Whether or not you are new to the property management world, you’re probably familiar with the use of inbound marketing as a critical part of your marketing efforts. Using inbound marketing as a tool to grow your property management business puts you on the hook for two essential tasks:
- You need to create valuable content that can attract leads and convert them to clients
- You need to deliver that content to your audience.
You might have the most well-written content the web has ever seen sitting proudly on your website—and that’s half the battle—but if your audience can’t find it, or your virtual spaces are unusable, then you may as well have no content at all.
This task is more complicated than it was a decade ago: in the not too distant past, anything done online was done on a personal computer. Web design was geared towards this reality, as the earliest web browsers were "bare bones"—and bandwidth over early connections wasn’t exactly robust.
It wouldn’t have been weird to hear the phrase “Who would want to use the internet on a phone?” during this era. The divide persisted for a while, but with the ubiquity of smartphones, wi-fi networks, and robust cellular data plans, it’s not uncommon for many people to only use the internet on a phone.
If web infrastructure did not keep up with the change in how users accessed the internet, the “mobile web" could be slow and painful to access. This can be a big problem for your property management website: if a significant portion of your audience is accessing the internet with a mobile device and their experience is challenging, it can be impacting your ability to draw them into your content effectively.
By now, users have come to expect nearly instant access to a webpage—regardless of how they’re accessing it. Some estimates state that for every 100 ms it takes a webpage to load, a business can experience a 1% loss in revenue.
The rate at which users decide to abandon a website is known as the “bounce rate." The bounce rate can be the result of poor performance as well as unappealing content. Your property management website could experience a bounce rate of 10% with even a two-second delay—with that rate rising to nearly 33% with a delay of seven seconds or more.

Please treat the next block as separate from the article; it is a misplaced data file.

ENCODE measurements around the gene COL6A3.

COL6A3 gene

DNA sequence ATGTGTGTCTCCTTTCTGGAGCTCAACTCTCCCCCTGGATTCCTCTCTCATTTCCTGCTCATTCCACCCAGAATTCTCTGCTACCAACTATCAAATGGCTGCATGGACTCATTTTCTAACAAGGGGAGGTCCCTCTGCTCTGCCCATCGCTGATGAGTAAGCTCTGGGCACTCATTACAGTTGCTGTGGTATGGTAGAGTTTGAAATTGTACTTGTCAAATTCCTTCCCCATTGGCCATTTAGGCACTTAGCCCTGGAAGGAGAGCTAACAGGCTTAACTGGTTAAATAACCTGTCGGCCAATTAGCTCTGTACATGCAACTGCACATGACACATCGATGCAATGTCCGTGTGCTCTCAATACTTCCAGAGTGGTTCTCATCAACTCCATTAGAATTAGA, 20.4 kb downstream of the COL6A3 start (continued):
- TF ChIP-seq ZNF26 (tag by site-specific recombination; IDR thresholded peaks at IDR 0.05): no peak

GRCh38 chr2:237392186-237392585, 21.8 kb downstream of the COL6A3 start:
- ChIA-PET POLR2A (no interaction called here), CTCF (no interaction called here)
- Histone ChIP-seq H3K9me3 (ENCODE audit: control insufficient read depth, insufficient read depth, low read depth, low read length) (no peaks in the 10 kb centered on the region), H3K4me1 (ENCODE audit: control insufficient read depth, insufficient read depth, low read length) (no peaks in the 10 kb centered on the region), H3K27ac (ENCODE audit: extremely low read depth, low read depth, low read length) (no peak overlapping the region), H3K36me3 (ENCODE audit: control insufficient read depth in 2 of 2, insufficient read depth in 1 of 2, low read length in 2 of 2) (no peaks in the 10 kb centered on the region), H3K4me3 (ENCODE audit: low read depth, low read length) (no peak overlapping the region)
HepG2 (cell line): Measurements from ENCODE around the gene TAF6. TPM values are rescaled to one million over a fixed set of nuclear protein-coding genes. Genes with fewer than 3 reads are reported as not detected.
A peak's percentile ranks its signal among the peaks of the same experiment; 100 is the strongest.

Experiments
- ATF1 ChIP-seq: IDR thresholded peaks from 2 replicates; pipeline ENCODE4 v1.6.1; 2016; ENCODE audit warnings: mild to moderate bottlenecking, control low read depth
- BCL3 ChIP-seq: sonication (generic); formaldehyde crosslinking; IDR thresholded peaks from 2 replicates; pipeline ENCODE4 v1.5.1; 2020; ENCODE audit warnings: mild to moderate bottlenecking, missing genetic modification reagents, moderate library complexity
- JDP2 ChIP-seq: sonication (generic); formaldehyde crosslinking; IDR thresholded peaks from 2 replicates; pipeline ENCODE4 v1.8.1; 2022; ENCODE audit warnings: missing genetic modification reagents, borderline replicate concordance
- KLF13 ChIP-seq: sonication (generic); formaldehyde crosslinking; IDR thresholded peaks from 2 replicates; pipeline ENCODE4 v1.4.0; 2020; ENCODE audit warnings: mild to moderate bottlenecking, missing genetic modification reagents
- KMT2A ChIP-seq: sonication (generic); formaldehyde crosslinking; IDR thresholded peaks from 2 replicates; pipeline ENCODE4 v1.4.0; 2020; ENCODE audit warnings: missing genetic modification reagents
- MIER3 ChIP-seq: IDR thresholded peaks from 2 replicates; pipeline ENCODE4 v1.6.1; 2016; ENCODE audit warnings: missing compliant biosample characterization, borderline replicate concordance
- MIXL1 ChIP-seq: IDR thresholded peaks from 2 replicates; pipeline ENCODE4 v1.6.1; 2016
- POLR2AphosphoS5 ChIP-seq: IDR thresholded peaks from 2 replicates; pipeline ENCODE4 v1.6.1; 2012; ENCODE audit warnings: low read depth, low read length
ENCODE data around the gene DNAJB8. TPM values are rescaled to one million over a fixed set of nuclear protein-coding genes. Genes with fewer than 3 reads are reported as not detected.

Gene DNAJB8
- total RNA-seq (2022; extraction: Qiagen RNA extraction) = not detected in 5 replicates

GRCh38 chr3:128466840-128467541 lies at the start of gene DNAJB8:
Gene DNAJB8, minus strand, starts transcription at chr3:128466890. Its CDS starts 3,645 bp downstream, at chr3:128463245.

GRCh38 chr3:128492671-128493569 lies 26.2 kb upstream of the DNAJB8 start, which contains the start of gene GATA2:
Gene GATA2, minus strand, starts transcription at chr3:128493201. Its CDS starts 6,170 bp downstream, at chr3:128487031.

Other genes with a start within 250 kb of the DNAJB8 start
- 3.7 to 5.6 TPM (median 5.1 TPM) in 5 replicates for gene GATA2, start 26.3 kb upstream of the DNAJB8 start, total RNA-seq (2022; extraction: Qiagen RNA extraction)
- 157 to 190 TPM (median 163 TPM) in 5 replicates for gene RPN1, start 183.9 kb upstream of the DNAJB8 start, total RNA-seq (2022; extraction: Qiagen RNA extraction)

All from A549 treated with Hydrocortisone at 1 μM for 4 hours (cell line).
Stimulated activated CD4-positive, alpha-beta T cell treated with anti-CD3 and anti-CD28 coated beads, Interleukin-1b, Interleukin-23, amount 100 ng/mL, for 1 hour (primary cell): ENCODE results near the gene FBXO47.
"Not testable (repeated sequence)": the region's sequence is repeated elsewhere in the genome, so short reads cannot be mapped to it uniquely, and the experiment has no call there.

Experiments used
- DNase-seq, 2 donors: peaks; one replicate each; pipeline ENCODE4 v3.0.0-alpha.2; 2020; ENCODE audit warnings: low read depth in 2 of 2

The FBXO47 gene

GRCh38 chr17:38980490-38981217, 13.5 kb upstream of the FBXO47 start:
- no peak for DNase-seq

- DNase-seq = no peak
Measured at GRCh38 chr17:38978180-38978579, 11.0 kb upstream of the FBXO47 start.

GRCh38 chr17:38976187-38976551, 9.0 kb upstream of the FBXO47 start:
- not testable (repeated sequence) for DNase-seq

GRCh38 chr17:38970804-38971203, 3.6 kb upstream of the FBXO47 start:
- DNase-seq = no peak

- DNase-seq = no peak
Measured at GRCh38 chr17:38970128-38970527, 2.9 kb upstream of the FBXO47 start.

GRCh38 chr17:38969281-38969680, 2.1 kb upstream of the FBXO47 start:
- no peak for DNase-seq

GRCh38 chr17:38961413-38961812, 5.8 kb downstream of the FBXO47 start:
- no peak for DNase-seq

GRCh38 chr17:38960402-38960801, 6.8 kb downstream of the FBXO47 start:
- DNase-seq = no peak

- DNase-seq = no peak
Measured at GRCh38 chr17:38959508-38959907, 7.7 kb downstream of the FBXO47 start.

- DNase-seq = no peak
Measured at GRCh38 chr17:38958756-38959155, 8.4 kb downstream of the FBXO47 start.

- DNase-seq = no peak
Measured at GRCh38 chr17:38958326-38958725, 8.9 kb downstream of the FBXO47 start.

It’s a prudent idea to keep your bounce rate as low as possible to maximize traffic on your web content. Google’s solution to this issue is known as the AMP Project, short for Accelerated Mobile Pages.
What Is AMP?
Fundamentally, AMP isn’t a revolutionary new technology. AMP is, however, a set of standards or a framework meant to improve the experience of internet users on the “mobile web.”
The AMP project’s goal is to allow developers to create websites that load in under a second and use significantly less data than traditional sites. Google announced the AMP project in 2015, and the first pages started to appear in 2016. Since then, the web has seen over 1.5 billion AMP pages published by 25 million domains.
How Can I Use AMP?
Harnessing the advantages that AMP brings to the table is pretty simple:
You’ll need to create a version of your property management website that follows the AMP project’s specifications and then validate it for publication.
The site will receive its URL and is accessible with any web browser after that.
There is no need to embed an AMP page on a specific platform. It’s worth noting that because AMP is a Google project, visiting an AMP page through a Google search will yield the best results. Google will host and deliver the content on its servers in this scenario.
So, What’s the Bottom Line?
For your property management marketing efforts, this equates to a smooth and fast user experience.
- As more of your audience interacts with your content on a mobile device, a mobile-friendly framework will allow greater engagement (and a better conversion rate).
- Using AMP pages can also affect your site’s search rankings in a couple of ways (and can help your SEO efforts).
- An AMP page’s better mobile experience and speedier load times can increase traffic.
- Google is known to give AMP pages some preference in its search rankings.
All of this is good for you! AMP should allow you faster load times, better engagement, reduced bounce rate, and improved mobile ranking.
Keep in mind, however, that AMP isn’t a silver bullet for your inbound marketing efforts: using AMP websites won’t make boring content better. A high bounce rate can be the result of poor content just as quickly as sub-optimal web design. It’s best to think of AMP as a delivery vehicle for your content: it can help your good content reach a wider audience and keep them engaged.
Getting your inbound marketing right is essential: you want to see your efforts pay off and watch your business grow. To do that, your website must be competitive. Staying competitive can be tough—even if you have a pretty robust web presence already.
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